When it comes to Long Island Rail Road problems, the buck stops on Gov. Andrew Cuomo’s desk.
At the end of World War II, there began a decline of our LIRR with a corresponding loss of farebox revenues. The Pennsylvania Railroad began to reduce financial support as well. This played a part in the LIRR going into receivership in 1949. In recognition of the role the LIRR played in the economy of both Long Island and New York City, New York State began providing financial assistance to the LIRR in the 1950s and 1960s.
The “Line of the Dashing Dan” was officially chartered on April 24, 1965, by the State of New York. Prior to 1965, the LIRR derived almost 100 percent of its funding for both capital and operating expenses from fares. Chartered by the state Legislature in 1965 as the Metropolitan Commuter Transportation Authority, it was created to purchase and operate the bankrupt LIRR.
In 1966, New York state bought the railroad’s controlling stock from the Pennsylvania Rail Road and put it under the newly formed Metropolitan Commuter Transportation Authority. The MCTA changed its name to the Metropolitan Transportation Authority in 1968 when it took over operations of the New York City Transit Authority.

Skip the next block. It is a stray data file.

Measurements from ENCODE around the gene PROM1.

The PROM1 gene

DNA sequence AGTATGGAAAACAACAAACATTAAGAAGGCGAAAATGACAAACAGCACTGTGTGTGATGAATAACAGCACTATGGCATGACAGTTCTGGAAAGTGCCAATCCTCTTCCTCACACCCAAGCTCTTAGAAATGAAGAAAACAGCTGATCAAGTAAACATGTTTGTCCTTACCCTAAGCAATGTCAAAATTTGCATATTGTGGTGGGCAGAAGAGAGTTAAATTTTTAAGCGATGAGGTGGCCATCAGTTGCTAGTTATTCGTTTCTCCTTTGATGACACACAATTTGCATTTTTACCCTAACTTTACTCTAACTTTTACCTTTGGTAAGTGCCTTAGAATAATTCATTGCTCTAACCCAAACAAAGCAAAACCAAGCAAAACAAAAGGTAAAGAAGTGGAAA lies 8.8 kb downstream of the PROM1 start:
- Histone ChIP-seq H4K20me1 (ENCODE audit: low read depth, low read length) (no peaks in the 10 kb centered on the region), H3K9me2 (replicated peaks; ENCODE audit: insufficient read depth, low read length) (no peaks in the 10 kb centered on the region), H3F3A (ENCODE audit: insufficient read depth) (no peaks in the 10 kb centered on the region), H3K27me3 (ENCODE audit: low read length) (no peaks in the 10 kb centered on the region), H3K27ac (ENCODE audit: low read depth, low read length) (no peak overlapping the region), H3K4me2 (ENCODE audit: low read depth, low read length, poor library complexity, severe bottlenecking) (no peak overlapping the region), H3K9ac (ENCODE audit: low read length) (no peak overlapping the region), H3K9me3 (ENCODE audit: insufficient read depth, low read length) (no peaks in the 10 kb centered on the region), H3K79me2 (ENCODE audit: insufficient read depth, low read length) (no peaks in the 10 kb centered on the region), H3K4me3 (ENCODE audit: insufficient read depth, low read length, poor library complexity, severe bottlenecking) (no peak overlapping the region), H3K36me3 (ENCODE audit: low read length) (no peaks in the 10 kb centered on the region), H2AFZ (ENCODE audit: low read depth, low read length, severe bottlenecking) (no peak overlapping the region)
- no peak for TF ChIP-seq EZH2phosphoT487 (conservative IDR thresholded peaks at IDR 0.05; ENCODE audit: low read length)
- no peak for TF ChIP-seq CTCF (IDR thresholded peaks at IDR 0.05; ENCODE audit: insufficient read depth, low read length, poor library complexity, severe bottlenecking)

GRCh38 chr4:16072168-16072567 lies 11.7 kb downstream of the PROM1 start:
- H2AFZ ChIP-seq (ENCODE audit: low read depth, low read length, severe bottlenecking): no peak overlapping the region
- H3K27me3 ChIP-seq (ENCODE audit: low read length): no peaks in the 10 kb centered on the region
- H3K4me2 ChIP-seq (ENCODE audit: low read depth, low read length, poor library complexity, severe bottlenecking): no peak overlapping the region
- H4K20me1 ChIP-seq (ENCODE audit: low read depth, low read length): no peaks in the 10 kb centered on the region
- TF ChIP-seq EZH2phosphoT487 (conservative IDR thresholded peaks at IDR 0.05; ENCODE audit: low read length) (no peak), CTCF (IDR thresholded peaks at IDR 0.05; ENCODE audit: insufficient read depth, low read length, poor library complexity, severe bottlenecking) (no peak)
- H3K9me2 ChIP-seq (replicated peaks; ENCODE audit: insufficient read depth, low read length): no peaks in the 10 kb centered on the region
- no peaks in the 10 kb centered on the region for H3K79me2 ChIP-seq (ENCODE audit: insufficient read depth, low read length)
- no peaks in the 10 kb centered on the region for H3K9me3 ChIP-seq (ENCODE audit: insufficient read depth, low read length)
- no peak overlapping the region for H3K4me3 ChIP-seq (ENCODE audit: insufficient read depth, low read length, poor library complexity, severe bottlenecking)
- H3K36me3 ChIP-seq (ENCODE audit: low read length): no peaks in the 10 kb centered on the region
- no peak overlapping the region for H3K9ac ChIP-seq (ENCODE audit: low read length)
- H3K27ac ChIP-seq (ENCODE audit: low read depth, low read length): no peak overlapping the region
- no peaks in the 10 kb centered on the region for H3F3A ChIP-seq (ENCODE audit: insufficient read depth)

With MTA subsidies, the LIRR modernized further, and grew into the busiest commuter railroad in the United States. Over the past 53 years, several billion dollars in combined county, city, state and federal taxpayer-generated dollars have subsidized both the capital and operating costs for the LIRR.
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